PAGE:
Ruppersberger, Kinzinger Reintroduce Bipartisan Bill to Reduce the Cycle of Violence in America
(Washington, DC) – Congressman C.A. Dutch Ruppersberger (D-MD) and Adam Kinzinger (R-IL) today reintroduced bipartisan legislation to address the revolving door of violent crime in communities across America by expanding hospital-based intervention programs. H.R. 1260, The Bipartisan Solution to Cyclical Violence Act of 2021, provides $10 million in federal grants to hospitals that want to expand or create programs for patients who are recovering from injuries as a result of violent crime.
The bill, which was passed by the U.S. House of Representatives during the previous Congressional session, is modeled off a highly successful program at the University of Maryland Shock Trauma Center, where 20 percent of patients are victims of violence, usually stabbings and shootings, that have occurred on the streets of Baltimore.
Violent crime costs American taxpayers more than $42 billion – from police, courts and jails, to the medical expenses of victims, to the lost wages to both victims and perpetrators.
“One of the leading risk factors for violent injury is prior injury,” Congressman Ruppersberger said. “If we can help victims of violent injury before they become repeat victims or even perpetrators themselves, we end the cycle and net a cost-savings to the American taxpayer. This bill is also critical to our efforts to shift social work away from police and first responders, and back to the experts in mental health, substance abuse, homelessness, unemployment and other areas that often afflict victims of violent crime.”
“Mental health issues are spiking across the country, and unfortunately, so are acts of violence. And the victims are often caught in a vicious cycle of violence. But by supporting victims with the resources and education to pursue a different path, we can stop the cycle of violence and give people hope for a better tomorrow,” said Congressman Kinzinger. “Right now, it’s important we work together to help and heal those who are struggling. The Bipartisan Solution to Cyclical Violence Act is a perfect example of how we can join forces and enact policies that will have a real and lasting impact in our communities.”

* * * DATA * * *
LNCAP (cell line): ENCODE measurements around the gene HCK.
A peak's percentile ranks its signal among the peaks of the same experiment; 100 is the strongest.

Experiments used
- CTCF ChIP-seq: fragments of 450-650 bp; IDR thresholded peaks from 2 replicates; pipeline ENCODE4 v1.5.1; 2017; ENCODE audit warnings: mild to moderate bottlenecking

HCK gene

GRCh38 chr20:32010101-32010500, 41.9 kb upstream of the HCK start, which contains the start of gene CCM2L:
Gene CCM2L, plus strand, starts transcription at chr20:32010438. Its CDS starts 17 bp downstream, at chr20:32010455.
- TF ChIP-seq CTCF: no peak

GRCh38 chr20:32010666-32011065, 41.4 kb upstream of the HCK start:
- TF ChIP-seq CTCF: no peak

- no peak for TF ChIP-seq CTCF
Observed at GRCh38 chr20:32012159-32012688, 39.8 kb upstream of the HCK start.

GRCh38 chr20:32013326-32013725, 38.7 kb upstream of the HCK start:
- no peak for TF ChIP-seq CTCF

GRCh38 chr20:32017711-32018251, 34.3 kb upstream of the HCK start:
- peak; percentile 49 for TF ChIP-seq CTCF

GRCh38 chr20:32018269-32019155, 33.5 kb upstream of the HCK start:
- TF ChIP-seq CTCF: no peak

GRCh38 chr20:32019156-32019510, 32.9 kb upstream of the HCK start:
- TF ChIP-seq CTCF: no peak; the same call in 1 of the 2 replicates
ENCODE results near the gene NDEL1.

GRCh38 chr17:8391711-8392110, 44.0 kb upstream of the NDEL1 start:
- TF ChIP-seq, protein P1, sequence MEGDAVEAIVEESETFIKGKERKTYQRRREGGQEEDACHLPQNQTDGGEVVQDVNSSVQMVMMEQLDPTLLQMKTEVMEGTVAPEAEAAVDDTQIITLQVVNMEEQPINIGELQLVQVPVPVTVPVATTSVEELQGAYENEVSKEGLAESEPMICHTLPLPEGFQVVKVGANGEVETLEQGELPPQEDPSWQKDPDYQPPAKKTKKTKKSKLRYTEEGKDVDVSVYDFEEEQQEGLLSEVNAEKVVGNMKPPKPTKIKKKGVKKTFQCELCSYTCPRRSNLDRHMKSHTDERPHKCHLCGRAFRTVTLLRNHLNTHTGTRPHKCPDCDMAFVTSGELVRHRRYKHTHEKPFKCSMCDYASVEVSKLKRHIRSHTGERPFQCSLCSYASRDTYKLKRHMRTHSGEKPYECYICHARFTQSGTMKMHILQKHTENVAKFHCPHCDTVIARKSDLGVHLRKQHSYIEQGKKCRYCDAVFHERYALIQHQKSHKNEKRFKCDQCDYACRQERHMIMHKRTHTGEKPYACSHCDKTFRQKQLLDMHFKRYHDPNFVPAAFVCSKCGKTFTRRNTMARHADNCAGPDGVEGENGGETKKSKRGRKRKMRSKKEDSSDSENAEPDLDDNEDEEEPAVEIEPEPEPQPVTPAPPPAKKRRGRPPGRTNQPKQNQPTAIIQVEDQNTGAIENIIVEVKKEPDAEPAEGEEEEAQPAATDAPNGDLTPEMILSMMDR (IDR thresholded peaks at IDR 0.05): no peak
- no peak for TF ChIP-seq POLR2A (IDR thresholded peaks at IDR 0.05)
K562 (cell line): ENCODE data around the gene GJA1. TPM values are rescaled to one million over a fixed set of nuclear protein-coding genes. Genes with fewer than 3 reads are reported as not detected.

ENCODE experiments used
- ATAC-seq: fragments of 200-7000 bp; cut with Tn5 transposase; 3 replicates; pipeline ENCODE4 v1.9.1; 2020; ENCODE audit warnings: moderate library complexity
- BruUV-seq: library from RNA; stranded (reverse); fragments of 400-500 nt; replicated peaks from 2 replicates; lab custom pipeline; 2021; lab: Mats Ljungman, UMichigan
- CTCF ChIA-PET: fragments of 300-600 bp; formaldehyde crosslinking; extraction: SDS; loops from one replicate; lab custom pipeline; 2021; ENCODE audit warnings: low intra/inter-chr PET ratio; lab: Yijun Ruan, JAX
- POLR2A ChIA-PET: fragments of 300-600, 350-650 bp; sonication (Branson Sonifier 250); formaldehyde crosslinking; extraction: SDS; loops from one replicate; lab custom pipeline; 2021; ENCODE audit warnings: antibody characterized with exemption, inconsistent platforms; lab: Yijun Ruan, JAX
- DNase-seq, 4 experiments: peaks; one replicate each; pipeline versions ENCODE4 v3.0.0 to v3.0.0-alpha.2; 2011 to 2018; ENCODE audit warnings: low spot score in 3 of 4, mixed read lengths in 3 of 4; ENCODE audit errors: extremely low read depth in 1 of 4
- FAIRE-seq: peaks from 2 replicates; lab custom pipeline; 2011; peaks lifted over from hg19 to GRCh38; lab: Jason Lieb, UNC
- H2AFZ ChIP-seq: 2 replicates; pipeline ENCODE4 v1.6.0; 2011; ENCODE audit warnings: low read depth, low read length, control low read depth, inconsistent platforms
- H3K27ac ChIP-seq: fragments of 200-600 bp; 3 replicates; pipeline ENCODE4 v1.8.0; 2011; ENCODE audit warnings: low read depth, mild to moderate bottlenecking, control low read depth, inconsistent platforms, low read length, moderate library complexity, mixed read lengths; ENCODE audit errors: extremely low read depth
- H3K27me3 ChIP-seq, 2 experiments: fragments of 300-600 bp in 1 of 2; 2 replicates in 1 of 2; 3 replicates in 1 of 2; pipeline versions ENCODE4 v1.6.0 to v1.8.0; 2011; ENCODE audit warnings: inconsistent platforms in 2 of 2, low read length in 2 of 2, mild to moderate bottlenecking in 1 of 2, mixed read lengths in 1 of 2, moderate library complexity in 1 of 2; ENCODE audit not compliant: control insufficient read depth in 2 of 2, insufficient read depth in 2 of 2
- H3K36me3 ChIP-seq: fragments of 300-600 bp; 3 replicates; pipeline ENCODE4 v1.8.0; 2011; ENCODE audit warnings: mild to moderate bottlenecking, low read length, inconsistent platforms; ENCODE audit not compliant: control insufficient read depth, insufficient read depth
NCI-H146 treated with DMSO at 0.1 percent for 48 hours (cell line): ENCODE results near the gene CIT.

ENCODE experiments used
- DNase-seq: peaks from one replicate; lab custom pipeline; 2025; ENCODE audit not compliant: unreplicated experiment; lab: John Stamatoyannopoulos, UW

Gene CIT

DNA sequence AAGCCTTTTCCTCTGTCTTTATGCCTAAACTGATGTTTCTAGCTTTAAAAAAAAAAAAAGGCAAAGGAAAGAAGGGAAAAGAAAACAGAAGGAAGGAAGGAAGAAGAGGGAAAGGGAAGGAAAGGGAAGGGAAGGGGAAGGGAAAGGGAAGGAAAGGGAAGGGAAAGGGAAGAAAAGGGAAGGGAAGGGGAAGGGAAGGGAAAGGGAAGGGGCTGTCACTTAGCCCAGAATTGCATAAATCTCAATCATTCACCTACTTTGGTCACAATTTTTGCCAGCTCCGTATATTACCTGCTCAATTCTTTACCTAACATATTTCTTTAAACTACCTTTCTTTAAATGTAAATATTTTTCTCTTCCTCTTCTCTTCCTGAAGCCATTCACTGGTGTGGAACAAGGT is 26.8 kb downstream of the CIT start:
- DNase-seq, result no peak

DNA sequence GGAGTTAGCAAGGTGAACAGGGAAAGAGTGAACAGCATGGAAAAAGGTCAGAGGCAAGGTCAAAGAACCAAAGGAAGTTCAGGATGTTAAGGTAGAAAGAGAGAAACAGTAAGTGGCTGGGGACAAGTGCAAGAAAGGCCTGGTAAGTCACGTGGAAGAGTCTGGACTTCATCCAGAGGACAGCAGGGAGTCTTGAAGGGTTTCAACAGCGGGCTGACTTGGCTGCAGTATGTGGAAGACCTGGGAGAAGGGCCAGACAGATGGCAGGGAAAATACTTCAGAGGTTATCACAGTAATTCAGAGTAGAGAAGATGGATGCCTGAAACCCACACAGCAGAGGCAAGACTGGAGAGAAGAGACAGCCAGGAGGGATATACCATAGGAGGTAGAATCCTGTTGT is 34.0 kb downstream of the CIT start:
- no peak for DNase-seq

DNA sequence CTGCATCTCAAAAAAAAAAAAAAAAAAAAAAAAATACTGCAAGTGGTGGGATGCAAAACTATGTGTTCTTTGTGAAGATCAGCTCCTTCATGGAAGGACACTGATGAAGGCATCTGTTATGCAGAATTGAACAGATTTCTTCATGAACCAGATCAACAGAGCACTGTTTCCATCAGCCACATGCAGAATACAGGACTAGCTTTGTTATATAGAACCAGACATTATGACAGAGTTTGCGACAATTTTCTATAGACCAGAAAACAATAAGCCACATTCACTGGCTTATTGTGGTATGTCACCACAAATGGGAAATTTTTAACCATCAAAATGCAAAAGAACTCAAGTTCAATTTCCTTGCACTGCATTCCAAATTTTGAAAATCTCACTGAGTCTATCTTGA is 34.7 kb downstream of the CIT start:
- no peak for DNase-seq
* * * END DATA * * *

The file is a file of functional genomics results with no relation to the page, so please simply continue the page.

At Maryland’s Shock Trauma Center, program participants receive a bed-side assessment, counseling and a broad range of support that could include groceries, bus money, substance abuse treatment, job training or help finding affordable housing. Patients have shown an 83 percent decrease in re-hospitalization due to intentional violent injury, a 75 percent reduction in criminal activity, and an 82 percent increase in employment.
The bill requires the Secretary of Health and Human Services to select existing and aspiring violence prevention programs from across the country to receive federal grants for expanding services or studying effectiveness. At the end of a 3-year pilot, each hospital will report its findings back to the federal government. Awards will range from $250,000 to $500,000.